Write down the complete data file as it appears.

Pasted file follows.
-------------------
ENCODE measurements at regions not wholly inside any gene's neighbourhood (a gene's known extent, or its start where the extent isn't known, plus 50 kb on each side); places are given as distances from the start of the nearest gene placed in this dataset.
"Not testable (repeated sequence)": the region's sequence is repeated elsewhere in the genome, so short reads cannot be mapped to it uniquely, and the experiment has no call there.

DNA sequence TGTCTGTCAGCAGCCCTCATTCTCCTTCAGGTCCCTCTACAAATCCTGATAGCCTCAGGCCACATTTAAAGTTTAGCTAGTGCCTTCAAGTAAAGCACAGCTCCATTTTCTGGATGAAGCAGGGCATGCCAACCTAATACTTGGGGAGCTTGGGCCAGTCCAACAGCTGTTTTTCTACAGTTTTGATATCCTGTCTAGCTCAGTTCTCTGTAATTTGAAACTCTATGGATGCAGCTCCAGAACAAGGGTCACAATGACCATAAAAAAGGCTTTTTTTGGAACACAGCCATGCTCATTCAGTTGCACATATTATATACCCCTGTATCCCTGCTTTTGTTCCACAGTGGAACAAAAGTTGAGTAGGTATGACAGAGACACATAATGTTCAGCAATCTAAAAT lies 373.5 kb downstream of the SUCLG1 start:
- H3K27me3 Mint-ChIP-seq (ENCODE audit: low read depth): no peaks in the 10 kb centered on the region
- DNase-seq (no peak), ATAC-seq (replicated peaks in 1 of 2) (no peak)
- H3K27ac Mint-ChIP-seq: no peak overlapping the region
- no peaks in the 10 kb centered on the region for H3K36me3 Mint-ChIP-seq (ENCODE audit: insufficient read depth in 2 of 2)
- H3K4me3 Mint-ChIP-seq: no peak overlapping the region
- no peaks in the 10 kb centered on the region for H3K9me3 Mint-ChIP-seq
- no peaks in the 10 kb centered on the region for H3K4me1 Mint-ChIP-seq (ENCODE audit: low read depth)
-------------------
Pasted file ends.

ENCODE measurements at regions not wholly inside any gene's neighbourhood (a gene's known extent, or its start where the extent isn't known, plus 50 kb on each side); places are given as distances from the start of the nearest gene placed in this dataset.
"Not testable (repeated sequence)": the region's sequence is repeated elsewhere in the genome, so short reads cannot be mapped to it uniquely, and the experiment has no call there.

DNA sequence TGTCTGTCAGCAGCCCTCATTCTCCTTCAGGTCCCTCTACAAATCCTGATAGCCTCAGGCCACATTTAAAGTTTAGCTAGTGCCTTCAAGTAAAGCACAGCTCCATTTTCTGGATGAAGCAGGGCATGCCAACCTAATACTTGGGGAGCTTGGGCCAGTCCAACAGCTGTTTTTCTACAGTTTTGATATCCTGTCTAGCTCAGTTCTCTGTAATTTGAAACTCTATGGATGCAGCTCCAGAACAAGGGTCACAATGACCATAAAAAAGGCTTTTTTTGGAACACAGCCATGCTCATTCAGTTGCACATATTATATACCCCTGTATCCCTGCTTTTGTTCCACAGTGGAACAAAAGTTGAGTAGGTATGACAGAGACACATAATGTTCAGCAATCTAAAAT lies 373.5 kb downstream of the SUCLG1 start:
- H3K27me3 Mint-ChIP-seq (ENCODE audit: low read depth): no peaks in the 10 kb centered on the region
- DNase-seq (no peak), ATAC-seq (replicated peaks in 1 of 2) (no peak)
- H3K27ac Mint-ChIP-seq: no peak overlapping the region
- no peaks in the 10 kb centered on the region for H3K36me3 Mint-ChIP-seq (ENCODE audit: insufficient read depth in 2 of 2)
- H3K4me3 Mint-ChIP-seq: no peak overlapping the region
- no peaks in the 10 kb centered on the region for H3K9me3 Mint-ChIP-seq
- no peaks in the 10 kb centered on the region for H3K4me1 Mint-ChIP-seq (ENCODE audit: low read depth)